In this post about Puppet Internals I am going to cover how source location information is handled by the future lexer and parser. This also shows a concrete case of using the adapter pattern introduced in Puppet Internals - the Adapter Pattern.

Rationale for Detailed Position Information

It is important to have detailed position information when errors occur as the user programming in the Puppet Programming Language would otherwise have to guess about where in the source text the problem is.

Positioned information is not only wanted for syntax errors and other errors immediately detected by the parser, this information is perhaps even more valuable when errors occur later and it is important to know where a particular value originated.

To date, this output has consisted of file and line only. While this is enough in most situations there are also many cases where line alone is not enough (say using an operator like '+' the wrong way, and there are five '+' on the same line), just knowing that there is something wrong with one of the '+' on line 3 is not that great. What we want is to also know the character position on the line.

Implementation Background

In the 3x Puppet Language implementation, the positioning information was limited to only contain the name of the file and the line number. In many cases this information is wrong (or rather, quite imprecise) as it relies on the lexer's current lexing position (i.e. what it has consumed from the source text) as opposed to the position of the individual tokens. The lexer may very well have advanced past the particular point where the problem is when the problem is reported by the parser.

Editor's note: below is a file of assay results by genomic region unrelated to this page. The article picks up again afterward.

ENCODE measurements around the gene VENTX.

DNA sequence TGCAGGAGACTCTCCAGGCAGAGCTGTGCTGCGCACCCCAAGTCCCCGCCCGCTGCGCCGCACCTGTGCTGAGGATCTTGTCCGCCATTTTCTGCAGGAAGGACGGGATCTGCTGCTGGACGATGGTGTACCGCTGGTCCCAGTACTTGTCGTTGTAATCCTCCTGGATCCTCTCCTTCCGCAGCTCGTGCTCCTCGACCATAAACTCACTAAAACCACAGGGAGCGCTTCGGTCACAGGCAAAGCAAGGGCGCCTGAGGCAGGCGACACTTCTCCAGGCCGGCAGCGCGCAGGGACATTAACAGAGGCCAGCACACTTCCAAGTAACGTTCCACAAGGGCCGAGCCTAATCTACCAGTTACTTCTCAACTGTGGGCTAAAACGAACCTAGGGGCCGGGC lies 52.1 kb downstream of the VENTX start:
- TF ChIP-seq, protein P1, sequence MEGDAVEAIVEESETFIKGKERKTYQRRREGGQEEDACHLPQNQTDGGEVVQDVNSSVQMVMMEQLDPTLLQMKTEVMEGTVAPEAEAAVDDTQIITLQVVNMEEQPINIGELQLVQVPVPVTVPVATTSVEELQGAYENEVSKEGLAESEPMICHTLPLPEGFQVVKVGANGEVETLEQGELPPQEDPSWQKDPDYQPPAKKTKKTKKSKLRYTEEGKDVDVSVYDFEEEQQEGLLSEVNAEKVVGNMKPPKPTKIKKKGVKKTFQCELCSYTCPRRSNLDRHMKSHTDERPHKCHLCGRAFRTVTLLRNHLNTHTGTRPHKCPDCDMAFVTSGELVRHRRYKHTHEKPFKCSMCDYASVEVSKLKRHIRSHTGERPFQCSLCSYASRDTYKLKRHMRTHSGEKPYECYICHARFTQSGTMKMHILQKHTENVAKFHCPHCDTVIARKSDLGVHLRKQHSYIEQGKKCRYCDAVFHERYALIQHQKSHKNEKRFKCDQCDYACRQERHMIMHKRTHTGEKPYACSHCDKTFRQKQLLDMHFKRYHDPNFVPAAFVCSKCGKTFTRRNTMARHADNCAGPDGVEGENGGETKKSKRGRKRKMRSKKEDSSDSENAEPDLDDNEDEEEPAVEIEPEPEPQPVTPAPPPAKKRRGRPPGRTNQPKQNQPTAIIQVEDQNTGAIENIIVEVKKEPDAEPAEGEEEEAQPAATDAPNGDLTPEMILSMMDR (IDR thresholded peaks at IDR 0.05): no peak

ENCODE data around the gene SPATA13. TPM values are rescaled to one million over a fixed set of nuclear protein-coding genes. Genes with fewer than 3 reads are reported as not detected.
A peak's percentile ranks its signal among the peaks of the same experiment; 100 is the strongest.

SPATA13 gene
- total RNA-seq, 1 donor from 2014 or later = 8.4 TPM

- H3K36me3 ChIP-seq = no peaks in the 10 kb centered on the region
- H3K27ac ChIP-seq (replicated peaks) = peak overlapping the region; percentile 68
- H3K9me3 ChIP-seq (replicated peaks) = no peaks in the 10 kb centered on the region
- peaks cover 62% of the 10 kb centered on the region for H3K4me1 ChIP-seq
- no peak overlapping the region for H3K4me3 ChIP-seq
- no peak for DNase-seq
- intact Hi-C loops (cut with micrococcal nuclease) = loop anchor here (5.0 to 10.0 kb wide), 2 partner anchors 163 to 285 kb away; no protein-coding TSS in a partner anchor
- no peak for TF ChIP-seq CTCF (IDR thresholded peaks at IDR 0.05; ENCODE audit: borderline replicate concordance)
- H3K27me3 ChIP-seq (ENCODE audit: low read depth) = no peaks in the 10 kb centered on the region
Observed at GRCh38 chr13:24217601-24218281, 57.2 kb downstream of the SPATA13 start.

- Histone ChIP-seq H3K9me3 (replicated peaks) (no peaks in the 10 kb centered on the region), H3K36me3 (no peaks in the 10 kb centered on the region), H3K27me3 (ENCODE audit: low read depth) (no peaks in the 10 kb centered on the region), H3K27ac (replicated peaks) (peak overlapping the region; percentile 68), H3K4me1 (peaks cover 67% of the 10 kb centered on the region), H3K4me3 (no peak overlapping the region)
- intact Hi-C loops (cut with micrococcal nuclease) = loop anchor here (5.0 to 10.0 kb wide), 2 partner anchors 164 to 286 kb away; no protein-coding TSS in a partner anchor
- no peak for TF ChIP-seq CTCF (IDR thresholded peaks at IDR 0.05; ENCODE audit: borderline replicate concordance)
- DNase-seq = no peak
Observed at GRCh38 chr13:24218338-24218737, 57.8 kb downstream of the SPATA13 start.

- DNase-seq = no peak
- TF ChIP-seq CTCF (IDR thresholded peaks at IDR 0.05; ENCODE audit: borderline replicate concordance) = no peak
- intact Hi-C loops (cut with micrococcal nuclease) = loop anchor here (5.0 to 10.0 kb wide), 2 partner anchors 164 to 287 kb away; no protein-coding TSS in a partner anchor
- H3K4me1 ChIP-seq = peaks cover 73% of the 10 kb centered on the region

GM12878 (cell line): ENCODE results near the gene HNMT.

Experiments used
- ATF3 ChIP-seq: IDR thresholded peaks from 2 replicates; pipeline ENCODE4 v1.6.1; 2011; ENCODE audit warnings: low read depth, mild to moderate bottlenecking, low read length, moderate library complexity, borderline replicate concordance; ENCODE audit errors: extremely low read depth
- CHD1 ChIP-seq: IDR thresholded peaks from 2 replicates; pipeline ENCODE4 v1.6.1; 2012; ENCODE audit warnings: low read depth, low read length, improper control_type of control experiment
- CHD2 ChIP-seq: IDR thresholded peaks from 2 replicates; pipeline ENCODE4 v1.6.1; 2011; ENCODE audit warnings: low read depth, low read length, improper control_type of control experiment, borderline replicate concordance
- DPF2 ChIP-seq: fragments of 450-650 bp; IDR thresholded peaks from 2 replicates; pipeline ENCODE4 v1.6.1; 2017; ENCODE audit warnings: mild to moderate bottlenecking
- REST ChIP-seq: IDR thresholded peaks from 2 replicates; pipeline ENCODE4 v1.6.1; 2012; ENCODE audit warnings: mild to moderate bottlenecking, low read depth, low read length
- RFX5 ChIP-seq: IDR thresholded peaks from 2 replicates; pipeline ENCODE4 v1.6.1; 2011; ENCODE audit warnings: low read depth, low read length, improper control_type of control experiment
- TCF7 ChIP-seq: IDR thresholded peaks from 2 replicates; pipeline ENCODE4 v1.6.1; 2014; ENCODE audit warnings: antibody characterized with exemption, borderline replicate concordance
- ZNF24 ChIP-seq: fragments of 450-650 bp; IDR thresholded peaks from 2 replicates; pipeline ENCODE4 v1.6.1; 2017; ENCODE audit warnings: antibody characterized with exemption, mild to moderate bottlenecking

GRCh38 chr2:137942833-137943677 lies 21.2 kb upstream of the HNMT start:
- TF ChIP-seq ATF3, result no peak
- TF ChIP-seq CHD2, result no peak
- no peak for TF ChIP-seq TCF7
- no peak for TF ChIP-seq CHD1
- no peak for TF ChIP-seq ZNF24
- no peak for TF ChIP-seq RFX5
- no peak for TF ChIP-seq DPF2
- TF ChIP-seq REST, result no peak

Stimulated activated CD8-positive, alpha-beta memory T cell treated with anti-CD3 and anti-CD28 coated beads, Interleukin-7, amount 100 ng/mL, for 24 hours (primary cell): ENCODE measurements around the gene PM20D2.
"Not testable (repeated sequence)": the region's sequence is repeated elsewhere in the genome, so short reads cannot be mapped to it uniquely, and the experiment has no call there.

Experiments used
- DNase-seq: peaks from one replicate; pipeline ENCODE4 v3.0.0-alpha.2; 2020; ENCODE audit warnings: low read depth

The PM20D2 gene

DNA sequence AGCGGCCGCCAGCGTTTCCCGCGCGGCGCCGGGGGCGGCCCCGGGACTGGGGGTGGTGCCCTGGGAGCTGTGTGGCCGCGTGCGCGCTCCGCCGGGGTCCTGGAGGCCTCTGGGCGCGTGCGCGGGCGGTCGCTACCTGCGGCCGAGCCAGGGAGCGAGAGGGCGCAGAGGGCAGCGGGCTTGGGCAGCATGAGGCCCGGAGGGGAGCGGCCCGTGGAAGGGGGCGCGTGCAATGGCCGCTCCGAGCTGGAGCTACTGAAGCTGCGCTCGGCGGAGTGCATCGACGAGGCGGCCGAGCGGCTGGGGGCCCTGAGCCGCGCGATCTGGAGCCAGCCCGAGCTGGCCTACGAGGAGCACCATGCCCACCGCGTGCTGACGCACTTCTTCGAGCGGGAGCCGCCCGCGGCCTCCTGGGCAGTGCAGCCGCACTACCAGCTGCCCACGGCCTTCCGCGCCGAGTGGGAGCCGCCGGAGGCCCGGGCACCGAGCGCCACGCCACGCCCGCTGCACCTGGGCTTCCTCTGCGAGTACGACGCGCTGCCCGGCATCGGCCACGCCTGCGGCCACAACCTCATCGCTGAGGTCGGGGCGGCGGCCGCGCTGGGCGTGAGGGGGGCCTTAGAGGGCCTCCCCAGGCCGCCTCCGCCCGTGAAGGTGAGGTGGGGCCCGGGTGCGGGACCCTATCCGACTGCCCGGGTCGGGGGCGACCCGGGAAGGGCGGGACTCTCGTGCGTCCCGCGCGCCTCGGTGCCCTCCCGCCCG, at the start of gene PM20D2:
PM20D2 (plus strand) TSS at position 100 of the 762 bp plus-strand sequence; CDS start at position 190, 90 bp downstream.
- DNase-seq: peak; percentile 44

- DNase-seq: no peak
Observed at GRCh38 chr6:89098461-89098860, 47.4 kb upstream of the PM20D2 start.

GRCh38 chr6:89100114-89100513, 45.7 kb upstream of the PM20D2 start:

The first implantation of the future parser (available in Puppet 3.2) contained detailed positioning (file, line and position on line). It was calculated at the same time as the lexer did its regular processing - i.e intermixed with production of the tokens that it feeds to the parser.

This proved to be complicated as the lexer needs to look ahead and thus either maintain a complex state where it is, the location of points it will potentially backtrack to, etc. This also proved to be a performance hog. Part of the performance problem was the need to compute the length of an entire expression to enable future output of the corresponding source text.

The second implementation was much more performant. The idea was that detailed position information is really only needed when there is an error and that only a fraction of the total amount of tokens have positions that end up being recorded in the catalog). Thus, the position information could be computed lazily, only recording the most basic information; the offset and length of the significant parts of the source text. It was then possible to get rid of the complex state and intermixed position calculations and instead more efficiently scan the entire input for line breaks and building an index.

This implementation was introduced in the future parser in Puppet 3.4. Unfortunately, the idea that positioning is really only needed when there is an error was wrong in this case since the 3.4 implementation has to transform all parsed syntax tree into the 3.x AST equivalent tree, and there all position information is still computed up front and stored inside each AST node (even if never used). (Bummer).

Now, in Puppet 3.5, the new evaluator is responsible for evaluating most expressions and it will only trigger the position computations when it is required; when there is an error or when the expressions must be evaluated by the 3x evaluator (catalog operations fall in this category).